By Sean Gunning
There was something in the air that morning
tugging loose wisps of post-war, chestnut-colored hair
from the harness of their clip
as I set about mending the fence at the side of the road
with unlubricated tools
listening to the creaking Miller’s Farm sign overhead
and the quiet of the hens, the goats, and the hogs,
while every pale-blue polka dot on my dress
surrendered again to the burning, yellow sun.
I heard the sound of distant clouds rumbling
and I saw, through ripples of rising heat,
the first blur of you—your armor an open shirt to the wind.
You growled by in a tremor of envy-colored thunder,
then slowed up ahead, and turned, and returned
to stop only a few feet, a heart-beat away,
while “In the Mood” played on the wireless
hanging from the lop-sided gate at my side,
and by the look in your eye
I knew I’d surrender to you
if you asked me to; if you were patient;
if you stayed a while.
We talked for hours that first day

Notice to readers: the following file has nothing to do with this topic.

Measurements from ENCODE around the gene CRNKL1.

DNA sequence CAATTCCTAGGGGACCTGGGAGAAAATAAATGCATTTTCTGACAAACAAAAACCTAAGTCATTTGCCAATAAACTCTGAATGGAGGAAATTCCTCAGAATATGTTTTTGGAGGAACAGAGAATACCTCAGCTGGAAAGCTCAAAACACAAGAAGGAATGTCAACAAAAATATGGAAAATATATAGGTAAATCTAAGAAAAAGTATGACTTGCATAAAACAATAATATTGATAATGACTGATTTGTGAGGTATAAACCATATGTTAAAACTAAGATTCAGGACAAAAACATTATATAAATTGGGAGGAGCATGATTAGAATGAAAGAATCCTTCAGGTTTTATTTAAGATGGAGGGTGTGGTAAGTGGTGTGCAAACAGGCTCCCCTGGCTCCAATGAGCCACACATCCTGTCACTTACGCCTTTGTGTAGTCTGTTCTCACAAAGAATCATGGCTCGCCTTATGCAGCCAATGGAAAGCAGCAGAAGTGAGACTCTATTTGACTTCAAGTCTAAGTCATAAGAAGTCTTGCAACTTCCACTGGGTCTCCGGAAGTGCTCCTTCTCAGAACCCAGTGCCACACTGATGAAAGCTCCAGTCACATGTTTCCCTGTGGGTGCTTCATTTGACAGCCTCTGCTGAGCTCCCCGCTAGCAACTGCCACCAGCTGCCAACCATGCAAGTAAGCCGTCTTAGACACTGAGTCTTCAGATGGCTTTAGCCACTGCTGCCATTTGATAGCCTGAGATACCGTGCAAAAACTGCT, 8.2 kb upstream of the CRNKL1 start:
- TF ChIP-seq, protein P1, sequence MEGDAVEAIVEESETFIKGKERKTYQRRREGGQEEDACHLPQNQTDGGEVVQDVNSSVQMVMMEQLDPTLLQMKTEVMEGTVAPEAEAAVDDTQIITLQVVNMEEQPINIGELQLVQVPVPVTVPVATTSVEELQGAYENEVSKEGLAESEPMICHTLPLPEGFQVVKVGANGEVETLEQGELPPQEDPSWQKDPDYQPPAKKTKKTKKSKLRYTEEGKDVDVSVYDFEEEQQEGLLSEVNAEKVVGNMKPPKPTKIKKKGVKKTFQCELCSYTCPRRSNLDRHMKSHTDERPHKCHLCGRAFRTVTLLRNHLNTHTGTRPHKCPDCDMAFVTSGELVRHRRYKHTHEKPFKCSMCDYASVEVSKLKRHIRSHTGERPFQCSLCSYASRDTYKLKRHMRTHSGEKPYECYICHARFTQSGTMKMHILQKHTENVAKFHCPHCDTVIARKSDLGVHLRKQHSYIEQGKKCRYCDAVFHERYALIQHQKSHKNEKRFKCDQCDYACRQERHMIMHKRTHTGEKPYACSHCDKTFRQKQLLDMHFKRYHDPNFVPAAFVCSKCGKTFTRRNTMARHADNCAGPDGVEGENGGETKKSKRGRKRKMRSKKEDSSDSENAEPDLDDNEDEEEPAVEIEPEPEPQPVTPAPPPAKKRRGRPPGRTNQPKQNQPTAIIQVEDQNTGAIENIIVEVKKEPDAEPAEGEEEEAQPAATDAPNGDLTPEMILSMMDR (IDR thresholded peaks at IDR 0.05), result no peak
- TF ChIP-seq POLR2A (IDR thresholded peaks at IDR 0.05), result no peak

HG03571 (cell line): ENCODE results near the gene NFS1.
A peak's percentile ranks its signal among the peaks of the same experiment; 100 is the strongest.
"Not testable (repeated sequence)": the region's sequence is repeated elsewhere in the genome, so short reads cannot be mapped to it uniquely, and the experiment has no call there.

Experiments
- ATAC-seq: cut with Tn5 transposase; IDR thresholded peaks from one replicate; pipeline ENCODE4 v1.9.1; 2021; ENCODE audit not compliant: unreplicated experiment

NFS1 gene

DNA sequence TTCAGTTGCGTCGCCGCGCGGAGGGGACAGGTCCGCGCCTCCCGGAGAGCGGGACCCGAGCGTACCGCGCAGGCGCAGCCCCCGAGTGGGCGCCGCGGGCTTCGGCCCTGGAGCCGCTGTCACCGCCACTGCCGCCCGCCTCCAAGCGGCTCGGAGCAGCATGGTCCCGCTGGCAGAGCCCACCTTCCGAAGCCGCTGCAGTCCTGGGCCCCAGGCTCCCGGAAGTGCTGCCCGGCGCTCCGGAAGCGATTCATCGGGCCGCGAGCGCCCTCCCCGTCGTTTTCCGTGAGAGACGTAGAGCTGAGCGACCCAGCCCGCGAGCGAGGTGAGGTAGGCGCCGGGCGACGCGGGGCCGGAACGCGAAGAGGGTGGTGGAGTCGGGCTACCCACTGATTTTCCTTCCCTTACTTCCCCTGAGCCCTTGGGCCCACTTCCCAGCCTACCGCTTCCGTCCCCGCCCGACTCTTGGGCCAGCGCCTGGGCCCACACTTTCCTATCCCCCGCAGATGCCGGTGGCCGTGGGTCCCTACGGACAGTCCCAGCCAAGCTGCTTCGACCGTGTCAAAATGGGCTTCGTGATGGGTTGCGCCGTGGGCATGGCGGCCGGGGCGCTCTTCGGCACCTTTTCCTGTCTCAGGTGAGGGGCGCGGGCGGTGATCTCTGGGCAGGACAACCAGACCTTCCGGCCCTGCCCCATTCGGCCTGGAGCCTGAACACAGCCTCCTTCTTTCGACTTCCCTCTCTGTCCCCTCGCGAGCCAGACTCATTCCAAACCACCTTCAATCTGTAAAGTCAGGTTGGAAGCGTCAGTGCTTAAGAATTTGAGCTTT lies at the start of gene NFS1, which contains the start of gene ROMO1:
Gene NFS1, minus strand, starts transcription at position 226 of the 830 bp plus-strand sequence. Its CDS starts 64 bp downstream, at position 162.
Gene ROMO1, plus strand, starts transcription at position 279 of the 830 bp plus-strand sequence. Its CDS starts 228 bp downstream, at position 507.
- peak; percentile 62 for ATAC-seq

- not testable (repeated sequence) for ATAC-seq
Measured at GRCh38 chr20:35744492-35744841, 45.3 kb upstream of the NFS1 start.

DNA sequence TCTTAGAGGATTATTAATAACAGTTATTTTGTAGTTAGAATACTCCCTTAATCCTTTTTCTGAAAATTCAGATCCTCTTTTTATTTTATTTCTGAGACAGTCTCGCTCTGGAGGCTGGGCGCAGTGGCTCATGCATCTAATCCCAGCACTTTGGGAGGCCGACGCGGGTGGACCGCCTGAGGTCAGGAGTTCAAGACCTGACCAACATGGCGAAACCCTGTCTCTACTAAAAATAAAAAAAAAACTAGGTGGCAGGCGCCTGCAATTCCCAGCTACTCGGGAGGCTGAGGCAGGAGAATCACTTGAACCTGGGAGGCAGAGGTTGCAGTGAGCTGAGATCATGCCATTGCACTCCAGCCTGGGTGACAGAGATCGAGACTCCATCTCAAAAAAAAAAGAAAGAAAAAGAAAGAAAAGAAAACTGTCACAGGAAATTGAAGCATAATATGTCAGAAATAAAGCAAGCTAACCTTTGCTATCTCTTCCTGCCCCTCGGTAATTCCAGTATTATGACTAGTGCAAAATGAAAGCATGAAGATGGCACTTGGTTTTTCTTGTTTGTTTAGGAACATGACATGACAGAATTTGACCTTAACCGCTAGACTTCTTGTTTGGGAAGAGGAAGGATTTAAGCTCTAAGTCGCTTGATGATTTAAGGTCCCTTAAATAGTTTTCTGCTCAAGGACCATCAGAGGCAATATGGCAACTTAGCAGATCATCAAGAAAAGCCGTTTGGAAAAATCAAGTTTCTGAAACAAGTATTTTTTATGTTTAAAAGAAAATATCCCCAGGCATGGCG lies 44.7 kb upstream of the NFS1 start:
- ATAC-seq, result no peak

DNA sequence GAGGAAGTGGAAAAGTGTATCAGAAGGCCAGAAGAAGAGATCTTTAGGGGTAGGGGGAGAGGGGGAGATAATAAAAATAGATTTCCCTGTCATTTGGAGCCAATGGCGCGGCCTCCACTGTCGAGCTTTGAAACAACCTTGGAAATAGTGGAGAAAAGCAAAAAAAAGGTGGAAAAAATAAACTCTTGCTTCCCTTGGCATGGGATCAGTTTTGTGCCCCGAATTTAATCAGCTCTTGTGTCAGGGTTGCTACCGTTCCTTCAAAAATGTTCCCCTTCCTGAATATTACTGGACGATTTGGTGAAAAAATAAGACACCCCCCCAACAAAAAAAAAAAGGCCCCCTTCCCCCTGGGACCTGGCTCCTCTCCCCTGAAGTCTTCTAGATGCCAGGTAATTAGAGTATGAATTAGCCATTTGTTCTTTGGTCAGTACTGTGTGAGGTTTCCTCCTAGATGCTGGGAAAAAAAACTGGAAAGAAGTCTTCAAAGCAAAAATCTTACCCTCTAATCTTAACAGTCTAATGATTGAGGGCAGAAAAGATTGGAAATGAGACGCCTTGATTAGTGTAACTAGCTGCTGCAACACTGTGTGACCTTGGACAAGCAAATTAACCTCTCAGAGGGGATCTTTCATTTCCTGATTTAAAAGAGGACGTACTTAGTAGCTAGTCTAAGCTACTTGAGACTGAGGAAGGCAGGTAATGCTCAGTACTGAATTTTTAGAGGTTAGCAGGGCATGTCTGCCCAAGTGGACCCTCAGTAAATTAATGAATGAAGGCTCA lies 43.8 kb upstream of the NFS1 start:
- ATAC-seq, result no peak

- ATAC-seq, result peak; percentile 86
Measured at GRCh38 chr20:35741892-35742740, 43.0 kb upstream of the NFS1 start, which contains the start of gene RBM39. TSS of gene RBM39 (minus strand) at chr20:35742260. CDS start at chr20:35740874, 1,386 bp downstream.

and leaned together into twisting turns in the lane,
while a week passed like a day,
and I held on as tight as I could
hoping your heart would ripen as mine
before the day’s sun went down;
before my first time as a widow
was upon me—heavy and naked,
with slants of the day’s final light
raining upon us through the wood of the barn.
You never said you loved me
or that you’d be back this way again,
and I didn’t ask if you’d remember me
after you’d gone.
But every morning when I hear the rooster crow
I feel denied.
And every year on this day I stand here,
where the wireless hung on the lop-sided gate,
listening for a change in the weather;
for electricity in the air;
for the sound of a gathering storm,
while the prairie breeze whispers
through the tall weeds along the side of the road.
And I hear the sound of distant clouds rumbling,
and I see, through ripples of rising heat,
the first blur of you—your armor an open shirt to the wind,
and you growl by in a tremor of envy-colored thunder,
and slow up ahead, and turn, and return
to stop only a few feet, a heart-beat away.